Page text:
Kirsten Powers shut down a colleague who called Kamala Harris ‘hysterical.’

Sen. Kamala Harris went into the Senate Intelligence Committee hearing on June 13 with a list of hard-hitting questions for Attorney General Jeff Sessions.

Though Time did what he could to evade them, Harris was bird-dog in her pursuit of the truth.

Anyone who tuned in to CNN afterward that night for coverage of the hearing examined a somewhat different analysis, including one word including with regard to that stood out: hysterical .

USA Today’s Kirsten Powers took issue with onetime Trump advisor Jason Miller’s description of Harris’s behavior and asked him to explain why he remembered Harris was being any more “hysterical” than her male counterparts.

“I think calling her frantic is probably a little gendered, ” Powers told him, when he couldn’t give an explanation.

Before Powers had even finished her announcement, panelist Jeffrey Lord interrupted to contend “hysteria is a neutral quality.”

“It’s exactly women who are usually announced frantic, ” Powers reacted.

And she’s right.

As a hypothesi, “hysteria” can be traced back to an ancient Greek notion that connects excessive emotion to the uterus. Seriously.

British intellectual Helen King traces the word back to Hippocrates. While that usage faded, “hysteria” reverted during the Victorian period and has been used as an excuse to dismiss maids as being uncontrollable, mindless packets of passion ever since. And although associated with witch trials and the anti-suffragist campaign, hysteria likewise facilitated lead to the ability of the vibrator so, silver linings, I suppose.

And while it’s no longer solely used to describe women, a simple keyword pursuit on Google Books of all English journals produced between 1800 and 2000 indicate the descriptor is applied to women on a something much regular basis than humanities.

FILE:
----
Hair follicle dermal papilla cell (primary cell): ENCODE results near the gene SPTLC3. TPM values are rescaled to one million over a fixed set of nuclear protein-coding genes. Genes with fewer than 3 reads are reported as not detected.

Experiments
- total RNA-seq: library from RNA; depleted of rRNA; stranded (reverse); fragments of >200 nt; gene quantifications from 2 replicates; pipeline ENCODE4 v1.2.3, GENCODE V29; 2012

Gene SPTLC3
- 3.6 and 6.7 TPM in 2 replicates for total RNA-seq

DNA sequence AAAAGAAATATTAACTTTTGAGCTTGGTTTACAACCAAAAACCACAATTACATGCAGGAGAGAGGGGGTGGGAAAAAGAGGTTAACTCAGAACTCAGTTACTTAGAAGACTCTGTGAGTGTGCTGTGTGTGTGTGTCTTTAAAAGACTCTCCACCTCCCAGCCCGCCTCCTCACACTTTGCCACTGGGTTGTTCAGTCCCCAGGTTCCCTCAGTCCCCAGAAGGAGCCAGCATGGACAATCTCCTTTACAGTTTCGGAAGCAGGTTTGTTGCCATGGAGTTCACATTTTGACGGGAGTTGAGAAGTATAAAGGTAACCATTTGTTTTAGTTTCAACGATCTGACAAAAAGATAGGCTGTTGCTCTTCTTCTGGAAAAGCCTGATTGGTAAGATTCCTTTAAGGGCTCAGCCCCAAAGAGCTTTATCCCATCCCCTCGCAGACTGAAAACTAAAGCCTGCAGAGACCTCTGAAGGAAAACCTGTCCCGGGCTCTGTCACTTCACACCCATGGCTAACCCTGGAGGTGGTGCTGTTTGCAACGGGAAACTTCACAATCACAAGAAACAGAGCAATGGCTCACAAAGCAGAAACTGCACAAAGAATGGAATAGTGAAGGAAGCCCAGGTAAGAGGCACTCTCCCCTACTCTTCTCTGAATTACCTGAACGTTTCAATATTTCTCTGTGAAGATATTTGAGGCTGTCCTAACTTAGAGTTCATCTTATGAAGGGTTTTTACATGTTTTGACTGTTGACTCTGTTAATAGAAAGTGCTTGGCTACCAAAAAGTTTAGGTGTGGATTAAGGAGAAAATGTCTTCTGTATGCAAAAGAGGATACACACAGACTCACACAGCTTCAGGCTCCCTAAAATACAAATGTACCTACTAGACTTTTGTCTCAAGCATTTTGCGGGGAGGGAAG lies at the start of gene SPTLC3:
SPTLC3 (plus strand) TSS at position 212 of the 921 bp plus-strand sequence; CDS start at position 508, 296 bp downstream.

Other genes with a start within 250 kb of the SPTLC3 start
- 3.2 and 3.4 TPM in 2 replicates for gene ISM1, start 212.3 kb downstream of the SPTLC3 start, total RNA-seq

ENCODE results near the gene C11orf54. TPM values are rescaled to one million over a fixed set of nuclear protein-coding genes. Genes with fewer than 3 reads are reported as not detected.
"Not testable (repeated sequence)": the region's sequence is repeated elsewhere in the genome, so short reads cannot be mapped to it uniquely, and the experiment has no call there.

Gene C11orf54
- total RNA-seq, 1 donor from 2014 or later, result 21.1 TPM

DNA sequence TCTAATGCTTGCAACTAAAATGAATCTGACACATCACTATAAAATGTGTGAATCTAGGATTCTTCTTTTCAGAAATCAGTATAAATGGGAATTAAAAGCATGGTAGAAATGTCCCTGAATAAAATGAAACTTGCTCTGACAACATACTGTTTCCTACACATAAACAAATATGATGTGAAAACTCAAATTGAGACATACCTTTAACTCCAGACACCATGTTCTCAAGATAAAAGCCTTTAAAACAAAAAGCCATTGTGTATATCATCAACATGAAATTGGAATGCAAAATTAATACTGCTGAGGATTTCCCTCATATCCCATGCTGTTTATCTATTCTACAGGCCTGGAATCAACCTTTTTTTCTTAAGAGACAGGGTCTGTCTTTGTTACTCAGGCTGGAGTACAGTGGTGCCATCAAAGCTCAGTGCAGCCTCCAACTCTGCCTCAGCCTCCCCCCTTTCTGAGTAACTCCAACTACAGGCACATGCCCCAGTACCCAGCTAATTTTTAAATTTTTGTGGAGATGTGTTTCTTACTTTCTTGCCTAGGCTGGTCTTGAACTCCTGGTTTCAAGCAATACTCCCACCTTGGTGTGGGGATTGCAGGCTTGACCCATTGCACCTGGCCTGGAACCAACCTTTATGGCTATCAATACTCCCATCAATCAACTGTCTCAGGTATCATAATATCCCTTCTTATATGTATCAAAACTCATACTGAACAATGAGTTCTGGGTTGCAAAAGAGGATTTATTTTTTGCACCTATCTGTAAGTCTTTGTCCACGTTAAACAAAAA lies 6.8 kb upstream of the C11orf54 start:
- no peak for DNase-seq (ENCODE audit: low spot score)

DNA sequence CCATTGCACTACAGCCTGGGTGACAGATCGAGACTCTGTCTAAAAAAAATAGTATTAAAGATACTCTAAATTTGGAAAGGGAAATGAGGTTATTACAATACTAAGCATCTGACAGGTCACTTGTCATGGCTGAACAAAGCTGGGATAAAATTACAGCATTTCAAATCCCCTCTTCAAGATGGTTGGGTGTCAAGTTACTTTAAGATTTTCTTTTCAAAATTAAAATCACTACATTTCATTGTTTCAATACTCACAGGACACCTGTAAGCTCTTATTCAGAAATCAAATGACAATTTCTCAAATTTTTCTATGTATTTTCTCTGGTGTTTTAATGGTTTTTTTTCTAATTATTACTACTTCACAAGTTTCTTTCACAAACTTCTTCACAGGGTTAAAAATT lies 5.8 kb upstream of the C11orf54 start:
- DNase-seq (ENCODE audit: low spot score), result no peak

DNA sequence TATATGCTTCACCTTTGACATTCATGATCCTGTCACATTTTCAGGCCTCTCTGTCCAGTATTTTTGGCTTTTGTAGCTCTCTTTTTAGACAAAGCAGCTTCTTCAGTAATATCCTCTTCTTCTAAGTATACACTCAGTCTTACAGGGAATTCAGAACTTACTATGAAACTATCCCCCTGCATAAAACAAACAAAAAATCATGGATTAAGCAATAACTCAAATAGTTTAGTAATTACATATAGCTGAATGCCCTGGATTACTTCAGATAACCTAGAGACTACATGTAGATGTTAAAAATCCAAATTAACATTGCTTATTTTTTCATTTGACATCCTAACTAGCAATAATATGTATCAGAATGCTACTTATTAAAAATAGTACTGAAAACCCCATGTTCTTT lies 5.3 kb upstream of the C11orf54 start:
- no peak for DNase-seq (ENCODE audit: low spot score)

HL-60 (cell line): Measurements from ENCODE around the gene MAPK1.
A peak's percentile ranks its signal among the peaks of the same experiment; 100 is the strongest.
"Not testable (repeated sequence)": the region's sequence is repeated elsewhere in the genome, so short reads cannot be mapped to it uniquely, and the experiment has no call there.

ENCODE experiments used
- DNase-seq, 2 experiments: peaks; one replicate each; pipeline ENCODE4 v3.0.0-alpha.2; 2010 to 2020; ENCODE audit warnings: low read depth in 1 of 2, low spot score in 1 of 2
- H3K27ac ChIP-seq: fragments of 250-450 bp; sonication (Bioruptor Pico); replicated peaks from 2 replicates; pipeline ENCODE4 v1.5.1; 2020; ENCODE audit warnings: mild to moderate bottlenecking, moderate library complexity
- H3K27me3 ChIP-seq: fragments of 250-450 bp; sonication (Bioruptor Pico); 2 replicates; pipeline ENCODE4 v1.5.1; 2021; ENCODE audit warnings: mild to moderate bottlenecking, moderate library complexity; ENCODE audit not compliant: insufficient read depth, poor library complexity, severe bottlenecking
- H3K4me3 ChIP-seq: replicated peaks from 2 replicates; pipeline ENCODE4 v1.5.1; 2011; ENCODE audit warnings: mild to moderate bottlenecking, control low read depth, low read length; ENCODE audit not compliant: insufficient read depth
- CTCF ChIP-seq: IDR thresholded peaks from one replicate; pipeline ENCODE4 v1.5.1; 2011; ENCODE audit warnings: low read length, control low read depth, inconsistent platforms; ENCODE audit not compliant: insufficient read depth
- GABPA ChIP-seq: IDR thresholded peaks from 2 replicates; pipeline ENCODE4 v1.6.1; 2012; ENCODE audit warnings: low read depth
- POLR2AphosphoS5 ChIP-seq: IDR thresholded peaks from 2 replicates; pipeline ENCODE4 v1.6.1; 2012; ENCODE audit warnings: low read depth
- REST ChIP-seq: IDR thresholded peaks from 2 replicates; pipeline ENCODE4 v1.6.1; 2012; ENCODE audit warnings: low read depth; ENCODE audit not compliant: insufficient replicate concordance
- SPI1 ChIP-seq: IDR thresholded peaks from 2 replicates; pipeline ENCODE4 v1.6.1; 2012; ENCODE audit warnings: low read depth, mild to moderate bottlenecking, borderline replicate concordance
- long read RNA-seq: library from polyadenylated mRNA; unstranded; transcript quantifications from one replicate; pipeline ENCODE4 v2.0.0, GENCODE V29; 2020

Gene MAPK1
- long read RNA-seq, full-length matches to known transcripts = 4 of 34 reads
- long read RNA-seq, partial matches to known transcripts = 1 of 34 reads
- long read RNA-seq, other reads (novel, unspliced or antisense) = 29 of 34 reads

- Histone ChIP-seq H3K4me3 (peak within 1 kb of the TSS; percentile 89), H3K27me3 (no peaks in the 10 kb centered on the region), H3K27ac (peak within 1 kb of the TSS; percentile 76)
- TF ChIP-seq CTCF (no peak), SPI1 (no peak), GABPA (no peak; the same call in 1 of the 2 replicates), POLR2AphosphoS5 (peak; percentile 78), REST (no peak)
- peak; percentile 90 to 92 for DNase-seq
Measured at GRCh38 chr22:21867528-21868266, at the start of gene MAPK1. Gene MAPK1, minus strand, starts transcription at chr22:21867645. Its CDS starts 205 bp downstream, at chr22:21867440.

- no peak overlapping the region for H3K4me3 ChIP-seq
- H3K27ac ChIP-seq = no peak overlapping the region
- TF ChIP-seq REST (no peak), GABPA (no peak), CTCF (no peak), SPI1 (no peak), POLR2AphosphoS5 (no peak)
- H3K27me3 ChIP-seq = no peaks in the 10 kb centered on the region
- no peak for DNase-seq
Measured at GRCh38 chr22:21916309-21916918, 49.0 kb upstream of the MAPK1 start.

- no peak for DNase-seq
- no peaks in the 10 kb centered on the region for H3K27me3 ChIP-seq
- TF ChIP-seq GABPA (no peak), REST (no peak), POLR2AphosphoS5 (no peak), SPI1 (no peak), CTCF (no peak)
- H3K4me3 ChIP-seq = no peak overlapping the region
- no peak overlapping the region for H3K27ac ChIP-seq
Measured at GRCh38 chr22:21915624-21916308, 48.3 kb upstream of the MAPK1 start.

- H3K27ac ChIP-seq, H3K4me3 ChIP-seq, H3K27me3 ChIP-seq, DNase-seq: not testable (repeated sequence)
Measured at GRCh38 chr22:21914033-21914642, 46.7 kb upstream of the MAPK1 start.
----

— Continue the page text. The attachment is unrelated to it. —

Add in the fact that there’s no conclusive evidence that brides are any more “emotional” than gentlemen, and you recognize where the problem is with singling Harris out specifically as being the “hysterical” one in that hearing.

In the context of the hearing, if you were to description anyone “hysterical, ” the most appropriate recipient would probably be a visibly flustered Sessions, who at one point talked about how Harris’ cross-examines did him appear hesitant.

Too often, “hysteria” is still used to reject strong women around minds and drive.

In Miller’s case, whatever level he had in an attempt to dismiss Harris’ questioning was yielded moot by a sloppy pick of words that manifested his own sexism. He might claim that his attitude was “objective” in ways that Kirsten Powers’ analysis wasn’t( the suggest being that Powers isn’t capable of watching happens rationally ), but the moment he announced Harris “hysterical, ” he exposed his own subconscious panic of and slant against strong and opinionated women.

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